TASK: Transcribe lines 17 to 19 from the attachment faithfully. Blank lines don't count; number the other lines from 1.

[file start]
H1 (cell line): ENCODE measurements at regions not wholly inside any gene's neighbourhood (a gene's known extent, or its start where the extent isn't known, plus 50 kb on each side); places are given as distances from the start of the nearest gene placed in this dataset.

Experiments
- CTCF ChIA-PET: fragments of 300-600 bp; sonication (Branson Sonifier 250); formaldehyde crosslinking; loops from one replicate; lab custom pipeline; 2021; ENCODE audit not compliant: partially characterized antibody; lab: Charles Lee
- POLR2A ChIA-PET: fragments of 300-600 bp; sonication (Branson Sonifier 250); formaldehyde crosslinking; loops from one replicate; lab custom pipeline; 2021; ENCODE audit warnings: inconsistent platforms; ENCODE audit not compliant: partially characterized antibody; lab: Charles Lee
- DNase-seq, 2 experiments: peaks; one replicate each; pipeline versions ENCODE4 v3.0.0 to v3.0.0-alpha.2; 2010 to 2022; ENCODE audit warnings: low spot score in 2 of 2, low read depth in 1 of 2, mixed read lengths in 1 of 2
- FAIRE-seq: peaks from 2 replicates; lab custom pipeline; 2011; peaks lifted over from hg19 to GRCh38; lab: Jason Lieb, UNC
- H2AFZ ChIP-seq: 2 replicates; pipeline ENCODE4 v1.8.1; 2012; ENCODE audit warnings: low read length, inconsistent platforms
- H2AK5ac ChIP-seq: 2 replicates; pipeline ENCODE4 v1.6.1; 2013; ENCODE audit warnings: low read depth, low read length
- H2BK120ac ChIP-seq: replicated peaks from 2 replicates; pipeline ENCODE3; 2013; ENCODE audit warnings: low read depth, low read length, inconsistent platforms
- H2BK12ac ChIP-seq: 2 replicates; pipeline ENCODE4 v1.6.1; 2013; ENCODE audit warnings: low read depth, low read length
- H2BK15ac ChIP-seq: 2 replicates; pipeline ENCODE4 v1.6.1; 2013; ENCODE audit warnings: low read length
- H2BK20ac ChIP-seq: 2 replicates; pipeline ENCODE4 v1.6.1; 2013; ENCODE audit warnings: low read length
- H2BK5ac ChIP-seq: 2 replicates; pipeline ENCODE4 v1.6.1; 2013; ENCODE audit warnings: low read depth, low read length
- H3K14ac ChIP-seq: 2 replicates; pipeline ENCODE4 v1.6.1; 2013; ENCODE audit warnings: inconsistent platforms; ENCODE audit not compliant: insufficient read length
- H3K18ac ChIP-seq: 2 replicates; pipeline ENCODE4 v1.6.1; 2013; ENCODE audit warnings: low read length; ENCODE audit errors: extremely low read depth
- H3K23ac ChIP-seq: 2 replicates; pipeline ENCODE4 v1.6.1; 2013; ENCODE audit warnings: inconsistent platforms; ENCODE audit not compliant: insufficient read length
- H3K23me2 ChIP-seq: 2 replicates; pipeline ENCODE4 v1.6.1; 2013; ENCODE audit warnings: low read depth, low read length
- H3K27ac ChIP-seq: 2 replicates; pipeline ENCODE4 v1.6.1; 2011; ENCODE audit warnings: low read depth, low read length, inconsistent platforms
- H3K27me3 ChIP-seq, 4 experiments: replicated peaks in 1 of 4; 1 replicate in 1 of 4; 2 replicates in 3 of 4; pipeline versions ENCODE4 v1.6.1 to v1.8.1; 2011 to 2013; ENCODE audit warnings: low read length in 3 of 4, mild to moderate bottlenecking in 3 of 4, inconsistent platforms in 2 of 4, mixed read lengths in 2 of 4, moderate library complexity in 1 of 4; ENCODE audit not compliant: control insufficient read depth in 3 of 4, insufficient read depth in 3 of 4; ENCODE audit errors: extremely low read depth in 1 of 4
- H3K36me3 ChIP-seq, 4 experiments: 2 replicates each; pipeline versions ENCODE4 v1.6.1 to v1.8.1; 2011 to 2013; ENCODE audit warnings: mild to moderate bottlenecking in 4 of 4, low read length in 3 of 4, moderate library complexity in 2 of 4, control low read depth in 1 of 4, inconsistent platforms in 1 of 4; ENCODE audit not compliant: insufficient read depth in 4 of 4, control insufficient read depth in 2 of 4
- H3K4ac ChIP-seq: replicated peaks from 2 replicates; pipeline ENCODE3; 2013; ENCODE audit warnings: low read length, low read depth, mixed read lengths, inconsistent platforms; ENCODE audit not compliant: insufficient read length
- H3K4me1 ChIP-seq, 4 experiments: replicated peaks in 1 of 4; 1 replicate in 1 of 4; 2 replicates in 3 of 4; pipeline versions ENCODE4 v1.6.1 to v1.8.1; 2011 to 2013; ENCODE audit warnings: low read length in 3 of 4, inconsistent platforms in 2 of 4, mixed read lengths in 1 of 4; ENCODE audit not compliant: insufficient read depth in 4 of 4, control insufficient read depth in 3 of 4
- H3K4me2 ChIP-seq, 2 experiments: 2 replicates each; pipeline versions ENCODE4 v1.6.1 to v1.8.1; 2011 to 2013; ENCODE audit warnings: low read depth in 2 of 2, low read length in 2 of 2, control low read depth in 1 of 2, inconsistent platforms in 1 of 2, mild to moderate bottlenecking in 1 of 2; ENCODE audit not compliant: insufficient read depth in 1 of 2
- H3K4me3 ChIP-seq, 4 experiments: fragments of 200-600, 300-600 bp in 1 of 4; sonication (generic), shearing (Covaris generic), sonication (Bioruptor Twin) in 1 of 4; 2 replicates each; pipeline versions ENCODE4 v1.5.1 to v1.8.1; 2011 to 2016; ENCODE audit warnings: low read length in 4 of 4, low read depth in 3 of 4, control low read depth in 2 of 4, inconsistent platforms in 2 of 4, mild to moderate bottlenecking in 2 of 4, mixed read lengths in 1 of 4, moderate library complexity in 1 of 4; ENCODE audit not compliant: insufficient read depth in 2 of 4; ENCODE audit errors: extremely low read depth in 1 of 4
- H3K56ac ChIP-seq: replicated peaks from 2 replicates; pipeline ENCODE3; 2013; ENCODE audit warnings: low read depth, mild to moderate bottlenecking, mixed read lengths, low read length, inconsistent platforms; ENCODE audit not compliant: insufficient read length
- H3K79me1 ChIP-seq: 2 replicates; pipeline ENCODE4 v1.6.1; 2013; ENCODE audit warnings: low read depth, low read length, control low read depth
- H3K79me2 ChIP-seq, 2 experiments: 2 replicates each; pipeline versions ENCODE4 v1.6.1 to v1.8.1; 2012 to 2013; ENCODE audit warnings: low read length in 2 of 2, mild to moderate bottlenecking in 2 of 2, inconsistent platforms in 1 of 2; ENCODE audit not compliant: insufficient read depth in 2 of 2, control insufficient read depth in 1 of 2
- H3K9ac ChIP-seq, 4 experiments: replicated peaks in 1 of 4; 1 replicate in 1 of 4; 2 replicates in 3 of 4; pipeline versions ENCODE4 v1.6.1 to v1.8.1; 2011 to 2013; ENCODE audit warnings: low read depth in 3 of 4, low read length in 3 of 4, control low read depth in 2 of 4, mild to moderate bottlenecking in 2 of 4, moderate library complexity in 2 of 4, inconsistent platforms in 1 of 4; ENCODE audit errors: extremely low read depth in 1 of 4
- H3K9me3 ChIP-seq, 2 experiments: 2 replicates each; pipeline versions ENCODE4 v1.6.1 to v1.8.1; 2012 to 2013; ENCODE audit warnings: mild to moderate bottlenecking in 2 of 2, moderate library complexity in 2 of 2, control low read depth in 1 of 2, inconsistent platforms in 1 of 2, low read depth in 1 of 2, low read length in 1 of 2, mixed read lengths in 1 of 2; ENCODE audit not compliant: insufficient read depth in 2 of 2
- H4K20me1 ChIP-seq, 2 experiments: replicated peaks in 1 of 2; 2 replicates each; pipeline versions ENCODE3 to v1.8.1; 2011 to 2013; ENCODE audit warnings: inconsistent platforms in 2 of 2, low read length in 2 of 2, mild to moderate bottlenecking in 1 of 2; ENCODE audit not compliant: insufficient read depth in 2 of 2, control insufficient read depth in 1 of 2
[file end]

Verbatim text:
- H3K23me2 ChIP-seq: 2 replicates; pipeline ENCODE4 v1.6.1; 2013; ENCODE audit warnings: low read depth, low read length
- H3K27ac ChIP-seq: 2 replicates; pipeline ENCODE4 v1.6.1; 2011; ENCODE audit warnings: low read depth, low read length, inconsistent platforms
- H3K27me3 ChIP-seq, 4 experiments: replicated peaks in 1 of 4; 1 replicate in 1 of 4; 2 replicates in 3 of 4; pipeline versions ENCODE4 v1.6.1 to v1.8.1; 2011 to 2013; ENCODE audit warnings: low read length in 3 of 4, mild to moderate bottlenecking in 3 of 4, inconsistent platforms in 2 of 4, mixed read lengths in 2 of 4, moderate library complexity in 1 of 4; ENCODE audit not compliant: control insufficient read depth in 3 of 4, insufficient read depth in 3 of 4; ENCODE audit errors: extremely low read depth in 1 of 4